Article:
Mode

kid

parent

My Name Is Hamburger

Trudie’s so tired of getting picked on at school just because she’s the only Jewish kid. When Jack moves to town, she’s thrilled that the bullies finally leave her alone. Until they start targeting Jack…
Ages 10+
Pages 240
Publisher Kar-Ben
Coming Aug 2022
Awards
PJ Our Way Author Incentive Award Winner

Average Rating

3 Reviews
Leave Review

It’s 1962, and 10-year-old Trudie Hamburger is the only Jewish girl in her small, virtually all-white town. She loves to sing, but the music teacher makes her go to the library while the class rehearses their Christmas songs. Class bully Charlie constantly taunts her about her last name and her father’s German accent. When he moves on to a different target — the new Korean American student, Jack — Trudie feels both relieved and guilty. Despite the serious elements, the book’s tone is not heavy, and outside of Trudie’s school there is a wider community that is welcoming to her family and to Jack’s family.

Jewish Content & Values

  • Trudie’s family celebrates Shabbat, goes to shul, and celebrates Passover. Her mother gives her a Jewish star necklace that she had when she was a child.
  • The antisemitism Trudie’s family experiences is central to the book.
  • Trudie’s father takes intentional steps to welcome the new Korean family to town, exemplifying the Jewish value of hachnasat orchim (welcoming guests). In return, the community rallies to support Trudie’s family after her father is injured in an accident.

Content Advisory

Trudie’s father falls off a roof and is hospitalized, but is recovering well by the end of the book. References are made to his being the sole Holocaust survivor in his family, in this age-appropriate introduction to both antisemitism and racism.
What the Book Is About

It’s 1962, and 10-year-old Trudie Hamburger is the only Jewish girl in her small, virtually all-white town. She loves to sing, but the music teacher makes her go to the library while the class rehearses their Christmas songs. Class bully Charlie constantly taunts her about her last name and her father’s German accent. When he moves on to a different target — the new Korean American student, Jack — Trudie feels both relieved and guilty. Despite the serious elements, the book’s tone is not heavy, and outside of Trudie’s school there is a wider community that is welcoming to her family and to Jack’s family.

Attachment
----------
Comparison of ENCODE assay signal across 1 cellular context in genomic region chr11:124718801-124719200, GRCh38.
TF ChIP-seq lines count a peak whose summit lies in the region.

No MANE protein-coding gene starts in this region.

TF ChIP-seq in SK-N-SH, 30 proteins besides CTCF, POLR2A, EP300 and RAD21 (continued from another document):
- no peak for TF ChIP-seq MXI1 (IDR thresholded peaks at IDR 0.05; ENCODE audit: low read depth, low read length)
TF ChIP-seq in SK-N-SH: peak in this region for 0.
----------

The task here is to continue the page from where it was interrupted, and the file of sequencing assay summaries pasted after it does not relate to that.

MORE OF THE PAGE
Jewish Content & Values

  • Trudie’s family celebrates Shabbat, goes to shul, and celebrates Passover. Her mother gives her a Jewish star necklace that she had when she was a child.
  • The antisemitism Trudie’s family experiences is central to the book.
  • Trudie’s father takes intentional steps to welcome the new Korean family to town, exemplifying the Jewish value of hachnasat orchim (welcoming guests). In return, the community rallies to support Trudie’s family after her father is injured in an accident.

Content Advisory

Trudie’s father falls off a roof and is hospitalized, but is recovering well by the end of the book. References are made to his being the sole Holocaust survivor in his family, in this age-appropriate introduction to both antisemitism and racism.